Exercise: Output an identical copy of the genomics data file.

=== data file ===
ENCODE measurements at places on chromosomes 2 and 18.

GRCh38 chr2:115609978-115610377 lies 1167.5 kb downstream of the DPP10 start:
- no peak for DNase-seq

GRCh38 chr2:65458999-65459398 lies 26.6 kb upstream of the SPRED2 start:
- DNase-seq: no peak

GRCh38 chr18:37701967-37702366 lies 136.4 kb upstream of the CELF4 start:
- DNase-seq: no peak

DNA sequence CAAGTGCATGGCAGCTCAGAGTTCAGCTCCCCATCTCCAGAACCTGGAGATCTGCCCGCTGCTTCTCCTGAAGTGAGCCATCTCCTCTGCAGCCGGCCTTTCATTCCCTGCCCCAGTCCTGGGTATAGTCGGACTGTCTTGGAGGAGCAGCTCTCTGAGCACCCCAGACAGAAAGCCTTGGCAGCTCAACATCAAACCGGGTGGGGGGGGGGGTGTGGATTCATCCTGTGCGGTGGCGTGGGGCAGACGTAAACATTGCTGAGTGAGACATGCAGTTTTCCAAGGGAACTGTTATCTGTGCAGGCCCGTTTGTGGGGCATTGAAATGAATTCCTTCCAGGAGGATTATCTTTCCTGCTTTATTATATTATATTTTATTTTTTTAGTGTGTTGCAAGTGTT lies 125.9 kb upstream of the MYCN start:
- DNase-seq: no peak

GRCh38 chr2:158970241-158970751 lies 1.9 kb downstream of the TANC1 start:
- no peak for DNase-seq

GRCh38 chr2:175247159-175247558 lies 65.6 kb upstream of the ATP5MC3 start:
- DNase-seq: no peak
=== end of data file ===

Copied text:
ENCODE measurements at places on chromosomes 2 and 18.

GRCh38 chr2:115609978-115610377 lies 1167.5 kb downstream of the DPP10 start:
- no peak for DNase-seq

GRCh38 chr2:65458999-65459398 lies 26.6 kb upstream of the SPRED2 start:
- DNase-seq: no peak

GRCh38 chr18:37701967-37702366 lies 136.4 kb upstream of the CELF4 start:
- DNase-seq: no peak

DNA sequence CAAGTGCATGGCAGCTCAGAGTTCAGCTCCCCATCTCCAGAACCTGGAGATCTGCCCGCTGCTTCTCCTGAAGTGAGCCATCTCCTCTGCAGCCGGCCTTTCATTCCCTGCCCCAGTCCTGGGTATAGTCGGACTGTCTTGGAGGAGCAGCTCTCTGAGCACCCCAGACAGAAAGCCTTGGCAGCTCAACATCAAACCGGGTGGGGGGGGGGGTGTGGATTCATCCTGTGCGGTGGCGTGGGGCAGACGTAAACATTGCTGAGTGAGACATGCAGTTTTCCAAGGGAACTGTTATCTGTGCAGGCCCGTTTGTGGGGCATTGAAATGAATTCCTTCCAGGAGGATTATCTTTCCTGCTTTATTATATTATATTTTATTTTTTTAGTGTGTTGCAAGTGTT lies 125.9 kb upstream of the MYCN start:
- DNase-seq: no peak

GRCh38 chr2:158970241-158970751 lies 1.9 kb downstream of the TANC1 start:
- no peak for DNase-seq

GRCh38 chr2:175247159-175247558 lies 65.6 kb upstream of the ATP5MC3 start:
- DNase-seq: no peak